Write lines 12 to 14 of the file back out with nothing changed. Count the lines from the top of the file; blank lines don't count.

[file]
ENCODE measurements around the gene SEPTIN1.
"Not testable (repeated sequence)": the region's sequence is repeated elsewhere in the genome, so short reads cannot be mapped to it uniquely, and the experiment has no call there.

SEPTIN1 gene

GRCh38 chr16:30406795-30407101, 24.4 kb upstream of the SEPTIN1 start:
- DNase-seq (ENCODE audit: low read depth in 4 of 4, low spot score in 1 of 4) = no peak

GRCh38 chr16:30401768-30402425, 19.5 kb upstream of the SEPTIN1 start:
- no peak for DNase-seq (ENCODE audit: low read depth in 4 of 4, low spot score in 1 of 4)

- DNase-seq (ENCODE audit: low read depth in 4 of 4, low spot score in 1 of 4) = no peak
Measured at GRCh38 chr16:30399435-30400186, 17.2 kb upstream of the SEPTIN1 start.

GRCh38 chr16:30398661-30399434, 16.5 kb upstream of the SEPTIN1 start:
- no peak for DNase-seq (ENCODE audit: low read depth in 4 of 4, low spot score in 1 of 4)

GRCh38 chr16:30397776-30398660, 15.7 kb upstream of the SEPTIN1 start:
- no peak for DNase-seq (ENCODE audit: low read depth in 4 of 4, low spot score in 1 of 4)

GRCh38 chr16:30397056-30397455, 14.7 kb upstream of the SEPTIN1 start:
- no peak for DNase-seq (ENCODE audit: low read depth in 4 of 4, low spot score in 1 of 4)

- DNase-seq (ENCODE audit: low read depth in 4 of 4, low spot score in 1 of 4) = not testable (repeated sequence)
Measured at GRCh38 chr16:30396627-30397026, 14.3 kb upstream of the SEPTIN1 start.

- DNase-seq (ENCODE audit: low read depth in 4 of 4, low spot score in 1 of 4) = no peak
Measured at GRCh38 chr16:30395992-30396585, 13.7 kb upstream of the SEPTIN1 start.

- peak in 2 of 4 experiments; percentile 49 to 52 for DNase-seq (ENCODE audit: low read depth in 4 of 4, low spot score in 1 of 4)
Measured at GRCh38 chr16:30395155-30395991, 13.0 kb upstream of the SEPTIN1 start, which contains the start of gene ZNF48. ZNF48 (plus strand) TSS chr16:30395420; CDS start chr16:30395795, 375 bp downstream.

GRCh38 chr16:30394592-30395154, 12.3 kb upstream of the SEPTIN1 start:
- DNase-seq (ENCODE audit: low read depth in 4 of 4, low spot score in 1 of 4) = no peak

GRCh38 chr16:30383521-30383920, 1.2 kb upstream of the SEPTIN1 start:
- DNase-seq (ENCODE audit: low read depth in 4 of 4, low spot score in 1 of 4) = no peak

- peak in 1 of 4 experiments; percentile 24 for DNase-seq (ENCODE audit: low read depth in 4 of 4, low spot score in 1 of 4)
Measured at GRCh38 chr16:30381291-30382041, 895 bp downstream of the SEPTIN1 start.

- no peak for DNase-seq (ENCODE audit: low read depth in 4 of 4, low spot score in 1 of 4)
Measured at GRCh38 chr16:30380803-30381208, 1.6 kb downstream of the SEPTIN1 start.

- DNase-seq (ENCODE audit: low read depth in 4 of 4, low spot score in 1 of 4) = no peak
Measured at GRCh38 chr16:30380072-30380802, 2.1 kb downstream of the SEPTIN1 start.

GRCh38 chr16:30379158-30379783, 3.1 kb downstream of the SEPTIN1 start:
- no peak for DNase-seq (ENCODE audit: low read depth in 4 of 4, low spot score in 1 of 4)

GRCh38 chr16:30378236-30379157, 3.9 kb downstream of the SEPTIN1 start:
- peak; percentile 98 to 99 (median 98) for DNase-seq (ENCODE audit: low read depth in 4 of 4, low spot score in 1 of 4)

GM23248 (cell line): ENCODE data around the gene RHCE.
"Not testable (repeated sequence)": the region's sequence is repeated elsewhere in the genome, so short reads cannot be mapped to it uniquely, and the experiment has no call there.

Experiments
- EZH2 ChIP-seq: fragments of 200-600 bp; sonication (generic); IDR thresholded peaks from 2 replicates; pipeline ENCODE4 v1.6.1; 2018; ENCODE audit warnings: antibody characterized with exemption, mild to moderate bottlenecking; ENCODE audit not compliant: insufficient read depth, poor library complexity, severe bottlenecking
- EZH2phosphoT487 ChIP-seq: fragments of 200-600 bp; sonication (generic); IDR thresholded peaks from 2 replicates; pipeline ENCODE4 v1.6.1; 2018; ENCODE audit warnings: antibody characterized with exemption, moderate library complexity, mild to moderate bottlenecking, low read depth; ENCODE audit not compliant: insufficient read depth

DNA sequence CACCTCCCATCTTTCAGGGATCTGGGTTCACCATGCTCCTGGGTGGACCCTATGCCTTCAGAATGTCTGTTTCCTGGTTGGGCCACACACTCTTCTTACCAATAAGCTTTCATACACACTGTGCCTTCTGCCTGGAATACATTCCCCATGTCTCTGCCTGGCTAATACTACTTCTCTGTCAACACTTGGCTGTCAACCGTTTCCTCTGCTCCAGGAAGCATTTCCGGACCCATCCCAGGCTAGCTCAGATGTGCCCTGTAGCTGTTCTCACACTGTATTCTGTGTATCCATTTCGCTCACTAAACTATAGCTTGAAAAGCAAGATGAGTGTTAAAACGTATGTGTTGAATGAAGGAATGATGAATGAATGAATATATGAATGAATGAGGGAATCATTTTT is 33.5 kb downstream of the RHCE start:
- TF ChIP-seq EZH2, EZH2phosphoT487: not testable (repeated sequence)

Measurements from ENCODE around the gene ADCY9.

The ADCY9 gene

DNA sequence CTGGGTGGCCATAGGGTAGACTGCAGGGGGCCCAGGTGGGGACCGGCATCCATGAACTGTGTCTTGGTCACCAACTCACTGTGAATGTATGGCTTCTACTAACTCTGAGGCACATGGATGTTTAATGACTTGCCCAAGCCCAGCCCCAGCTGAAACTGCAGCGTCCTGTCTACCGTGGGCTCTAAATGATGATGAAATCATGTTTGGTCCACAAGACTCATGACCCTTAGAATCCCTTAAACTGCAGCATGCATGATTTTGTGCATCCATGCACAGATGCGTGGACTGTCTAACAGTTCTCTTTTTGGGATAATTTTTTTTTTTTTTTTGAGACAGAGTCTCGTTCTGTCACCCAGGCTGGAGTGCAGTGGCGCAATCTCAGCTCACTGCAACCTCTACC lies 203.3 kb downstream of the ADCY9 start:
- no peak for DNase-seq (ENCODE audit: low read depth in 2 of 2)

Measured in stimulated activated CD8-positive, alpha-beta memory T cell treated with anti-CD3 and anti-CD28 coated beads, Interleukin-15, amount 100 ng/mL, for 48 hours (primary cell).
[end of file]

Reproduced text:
GRCh38 chr16:30397776-30398660, 15.7 kb upstream of the SEPTIN1 start:
- no peak for DNase-seq (ENCODE audit: low read depth in 4 of 4, low spot score in 1 of 4)

GRCh38 chr16:30397056-30397455, 14.7 kb upstream of the SEPTIN1 start: